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Suicide clinic to face inquiry over fake documents
A SWISS organisation that helps the terminally ill to die is being investigated for administering lethal drugs to a German suicide tourist after she forged papers to say that she was dying. The doctor who administered the cocktail subsequently killed himself.

Dignitas, the controversial euthanasia group that has assisted the suicides of more than 30 British people from its base in Zurich, helped the 69-year-old German woman in May by arranging for a doctor who was willing to prescribe her a lethal dose of the drug sodium pentobarbital.

The Times


It did so after she provided a false report from her GP in Augsburg, indicating that she was terminally ill with cirrhosis of the liver.

The German GP said that he had no idea what she was really going to do with the certificate.

Hans-Jürgen Kolb, the public prosecutor of Augsburg, said: “We are investigating the German doctor for issuing false documents and negligent bodily harm, and the Dignitas doctor in Switzerland for causing death through negligence.

“We are co-operating with the Swiss authorities. Post mortem reports have already shown that she was not suffering from irreversible liver damage, and if we find that her mental health was in doubt the charges could be more serious.”

Ludwig Minelli, of Dignitas, denied that the organisation had done anything wrong. “The doctor’s report that I was given indicated the woman was suffering from cirrhosis of the liver as well as hepatitis. Every person in Europe has the right to choose to die, even if they are not terminally ill,” he said.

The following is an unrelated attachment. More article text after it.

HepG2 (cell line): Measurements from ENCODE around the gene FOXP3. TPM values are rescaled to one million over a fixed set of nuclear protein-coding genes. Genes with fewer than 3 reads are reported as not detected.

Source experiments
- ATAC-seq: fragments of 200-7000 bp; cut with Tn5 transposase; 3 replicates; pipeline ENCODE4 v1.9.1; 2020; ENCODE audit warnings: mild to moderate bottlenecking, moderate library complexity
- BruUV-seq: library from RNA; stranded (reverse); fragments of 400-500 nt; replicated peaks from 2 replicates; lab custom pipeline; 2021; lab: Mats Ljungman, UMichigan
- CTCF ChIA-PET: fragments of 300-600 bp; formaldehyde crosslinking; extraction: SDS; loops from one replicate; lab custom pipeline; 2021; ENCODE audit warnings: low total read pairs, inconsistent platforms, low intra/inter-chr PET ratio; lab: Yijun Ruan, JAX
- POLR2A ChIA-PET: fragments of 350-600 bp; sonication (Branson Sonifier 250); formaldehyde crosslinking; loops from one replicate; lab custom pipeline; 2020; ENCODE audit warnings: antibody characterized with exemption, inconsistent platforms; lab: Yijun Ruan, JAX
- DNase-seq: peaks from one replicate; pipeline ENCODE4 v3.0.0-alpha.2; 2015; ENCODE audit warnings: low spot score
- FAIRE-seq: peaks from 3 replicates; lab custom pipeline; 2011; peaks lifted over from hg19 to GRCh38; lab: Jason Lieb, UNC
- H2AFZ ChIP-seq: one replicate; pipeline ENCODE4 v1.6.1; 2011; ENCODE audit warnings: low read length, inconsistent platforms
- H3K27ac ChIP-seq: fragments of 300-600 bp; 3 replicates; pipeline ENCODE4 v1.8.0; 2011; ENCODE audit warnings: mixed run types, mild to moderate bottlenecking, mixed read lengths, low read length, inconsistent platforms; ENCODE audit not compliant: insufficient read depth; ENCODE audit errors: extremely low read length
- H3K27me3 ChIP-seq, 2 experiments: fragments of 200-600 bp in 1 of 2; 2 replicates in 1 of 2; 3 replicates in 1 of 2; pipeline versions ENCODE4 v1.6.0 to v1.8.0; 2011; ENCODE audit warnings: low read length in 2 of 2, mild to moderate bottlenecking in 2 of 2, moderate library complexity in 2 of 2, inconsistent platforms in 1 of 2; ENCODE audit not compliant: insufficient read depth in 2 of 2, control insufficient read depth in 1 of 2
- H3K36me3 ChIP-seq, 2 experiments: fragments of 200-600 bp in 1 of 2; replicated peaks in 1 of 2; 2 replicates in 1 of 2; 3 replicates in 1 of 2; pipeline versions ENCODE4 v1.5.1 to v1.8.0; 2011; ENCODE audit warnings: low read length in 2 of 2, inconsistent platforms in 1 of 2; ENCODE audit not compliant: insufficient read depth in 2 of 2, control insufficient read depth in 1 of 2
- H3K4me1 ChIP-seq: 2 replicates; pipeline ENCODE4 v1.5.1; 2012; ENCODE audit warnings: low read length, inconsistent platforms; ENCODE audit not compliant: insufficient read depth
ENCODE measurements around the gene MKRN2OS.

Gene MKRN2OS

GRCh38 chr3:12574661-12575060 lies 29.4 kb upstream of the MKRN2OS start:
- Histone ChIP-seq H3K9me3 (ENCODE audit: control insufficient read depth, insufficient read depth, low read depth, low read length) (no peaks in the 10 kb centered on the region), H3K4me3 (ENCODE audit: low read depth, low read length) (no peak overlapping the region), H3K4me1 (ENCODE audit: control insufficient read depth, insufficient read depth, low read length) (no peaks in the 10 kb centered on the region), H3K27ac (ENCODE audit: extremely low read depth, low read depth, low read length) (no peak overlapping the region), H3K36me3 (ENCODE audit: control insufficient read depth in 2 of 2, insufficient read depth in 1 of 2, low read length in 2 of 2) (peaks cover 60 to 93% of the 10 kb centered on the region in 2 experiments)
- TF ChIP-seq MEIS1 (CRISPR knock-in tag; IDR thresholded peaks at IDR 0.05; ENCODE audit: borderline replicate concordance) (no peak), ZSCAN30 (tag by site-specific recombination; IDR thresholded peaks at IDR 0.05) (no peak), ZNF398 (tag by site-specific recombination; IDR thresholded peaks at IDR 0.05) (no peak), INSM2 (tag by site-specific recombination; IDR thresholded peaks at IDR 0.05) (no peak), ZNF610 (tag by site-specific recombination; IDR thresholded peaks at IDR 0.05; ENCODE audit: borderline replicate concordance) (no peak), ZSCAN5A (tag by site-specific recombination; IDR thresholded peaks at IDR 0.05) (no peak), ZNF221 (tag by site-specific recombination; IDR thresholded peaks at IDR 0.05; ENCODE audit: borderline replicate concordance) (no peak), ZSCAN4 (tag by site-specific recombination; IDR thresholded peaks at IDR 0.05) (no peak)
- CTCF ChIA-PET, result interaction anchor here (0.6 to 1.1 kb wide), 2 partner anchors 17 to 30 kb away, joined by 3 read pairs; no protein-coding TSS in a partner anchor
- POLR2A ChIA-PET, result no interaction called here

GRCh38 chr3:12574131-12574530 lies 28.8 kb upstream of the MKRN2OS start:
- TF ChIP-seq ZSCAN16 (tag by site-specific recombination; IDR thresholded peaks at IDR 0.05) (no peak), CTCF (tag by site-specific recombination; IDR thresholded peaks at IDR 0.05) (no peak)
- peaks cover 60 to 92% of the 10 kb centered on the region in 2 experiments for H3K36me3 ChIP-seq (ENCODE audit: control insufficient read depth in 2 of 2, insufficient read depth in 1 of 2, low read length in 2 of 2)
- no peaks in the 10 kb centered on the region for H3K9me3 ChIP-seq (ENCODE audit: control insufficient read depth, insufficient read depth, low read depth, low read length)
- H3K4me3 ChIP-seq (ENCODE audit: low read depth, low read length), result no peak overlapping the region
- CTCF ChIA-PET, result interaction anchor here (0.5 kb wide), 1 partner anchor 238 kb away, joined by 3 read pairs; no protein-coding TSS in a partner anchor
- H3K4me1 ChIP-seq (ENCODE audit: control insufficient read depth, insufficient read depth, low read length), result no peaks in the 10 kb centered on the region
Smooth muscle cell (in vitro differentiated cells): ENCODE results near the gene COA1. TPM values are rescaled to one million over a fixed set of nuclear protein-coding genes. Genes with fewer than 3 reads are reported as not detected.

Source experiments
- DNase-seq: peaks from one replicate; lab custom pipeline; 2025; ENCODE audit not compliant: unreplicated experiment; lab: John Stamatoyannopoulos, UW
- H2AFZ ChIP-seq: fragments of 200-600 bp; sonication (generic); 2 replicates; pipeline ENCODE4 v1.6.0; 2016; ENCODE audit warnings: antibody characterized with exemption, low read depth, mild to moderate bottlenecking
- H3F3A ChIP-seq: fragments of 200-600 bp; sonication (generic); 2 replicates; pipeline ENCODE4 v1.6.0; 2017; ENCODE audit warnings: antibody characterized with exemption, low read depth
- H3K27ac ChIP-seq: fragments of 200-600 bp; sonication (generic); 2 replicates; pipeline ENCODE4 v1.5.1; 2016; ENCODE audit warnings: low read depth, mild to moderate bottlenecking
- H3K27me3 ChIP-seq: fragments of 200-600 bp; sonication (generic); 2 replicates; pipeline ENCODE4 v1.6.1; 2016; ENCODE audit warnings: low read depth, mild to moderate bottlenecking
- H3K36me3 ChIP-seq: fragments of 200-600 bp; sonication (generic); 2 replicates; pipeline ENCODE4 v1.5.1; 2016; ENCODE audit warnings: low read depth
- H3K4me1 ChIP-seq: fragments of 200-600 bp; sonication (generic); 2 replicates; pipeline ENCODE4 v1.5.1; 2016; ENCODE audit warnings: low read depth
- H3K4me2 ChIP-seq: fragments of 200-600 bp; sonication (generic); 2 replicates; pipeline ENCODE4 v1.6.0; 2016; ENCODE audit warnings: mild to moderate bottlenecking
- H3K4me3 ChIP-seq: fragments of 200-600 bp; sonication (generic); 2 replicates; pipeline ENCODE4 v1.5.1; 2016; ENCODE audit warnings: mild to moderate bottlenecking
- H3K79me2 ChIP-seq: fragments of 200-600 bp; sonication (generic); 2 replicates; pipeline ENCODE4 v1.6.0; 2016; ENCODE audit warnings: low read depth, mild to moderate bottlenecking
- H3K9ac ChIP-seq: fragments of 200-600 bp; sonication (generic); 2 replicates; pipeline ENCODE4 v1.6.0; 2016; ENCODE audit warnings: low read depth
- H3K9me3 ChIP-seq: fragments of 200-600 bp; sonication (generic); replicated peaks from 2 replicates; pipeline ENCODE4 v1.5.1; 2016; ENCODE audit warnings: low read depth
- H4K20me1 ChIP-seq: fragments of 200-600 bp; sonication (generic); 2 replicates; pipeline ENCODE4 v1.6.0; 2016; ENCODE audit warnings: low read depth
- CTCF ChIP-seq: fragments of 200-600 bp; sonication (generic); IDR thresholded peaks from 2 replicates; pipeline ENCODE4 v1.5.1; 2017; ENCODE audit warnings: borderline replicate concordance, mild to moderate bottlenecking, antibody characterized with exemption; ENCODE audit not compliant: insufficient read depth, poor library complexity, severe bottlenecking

The euthanasia group has helped 453 patients from across Europe since it was founded in 1998. Helping the terminally ill to take their own lives by providing the necessary drugs is legal in Switzerland, but of the registered euthanasia organisations, only Dignitas offers its services to foreign citizens.

The group has been widely criticised in Switzerland for promoting suicide tourism, but has actively promoted itself abroad, even opening an office in Germany last month. In the past, opponents of the group have described how customers were arriving in Zurich, and on the same evening their bodies were being wheeled into the mortuary. The case of the German woman has further increased pressure for Dignitas to be closed down.

Andreas Brunner, the senior public prosecutor in Zurich, said that the growing number of foreigners who were signing up for assisted suicide in Switzerland was creating a bad image for the country.

He said: “Switzerland is one of the only countries in Europe to have such liberal laws on euthanasia. There is probably a good reason why other nations do not have such a law, and those countries’ citizens should not be allowed to travel abroad for something that is illegal in their own country. Before long the only reputation Switzerland will have is as a country to come to die in.”

Elisabeth Heister-Neumann, the regional justice minister for Lower Saxony, accused Mr Minelli of being driven by financial motives. “Making poisonous cocktails available has deviated into pure business, and medical reports are being misused as an excuse,” she said.

But Mr Minelli said: “Members’ fees and any donations that are made cover the costs of running the organisation and providing care and counselling for those who need it.

“We also put money into developing palliative care methods. We do not profit from it as individuals.”


  • Ludwig Minelli, a lawyer and journalist, founded Dignitas, a non-profit organisation, in 1998. It costs £50 to join, plus an annual fee of £25
  • A member who desires suicide must apply in writing, proving illness and pain, with a doctor’s proof and prognosis 
  •  37 Britons have died with the aid of Dignitas in the past three years 
  • Assisted suicide was legalised in Switzerland in 1942